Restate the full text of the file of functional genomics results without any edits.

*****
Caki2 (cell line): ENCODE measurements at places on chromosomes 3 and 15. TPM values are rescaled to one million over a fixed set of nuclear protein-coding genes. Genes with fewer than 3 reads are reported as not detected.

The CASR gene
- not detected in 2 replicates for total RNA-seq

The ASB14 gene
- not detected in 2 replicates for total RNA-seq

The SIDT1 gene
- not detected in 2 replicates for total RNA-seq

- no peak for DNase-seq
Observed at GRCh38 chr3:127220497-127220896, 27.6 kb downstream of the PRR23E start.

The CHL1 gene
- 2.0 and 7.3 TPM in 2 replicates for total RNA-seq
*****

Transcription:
Caki2 (cell line): ENCODE measurements at places on chromosomes 3 and 15. TPM values are rescaled to one million over a fixed set of nuclear protein-coding genes. Genes with fewer than 3 reads are reported as not detected.

The CASR gene
- not detected in 2 replicates for total RNA-seq

The ASB14 gene
- not detected in 2 replicates for total RNA-seq

The SIDT1 gene
- not detected in 2 replicates for total RNA-seq

- no peak for DNase-seq
Observed at GRCh38 chr3:127220497-127220896, 27.6 kb downstream of the PRR23E start.

The CHL1 gene
- 2.0 and 7.3 TPM in 2 replicates for total RNA-seq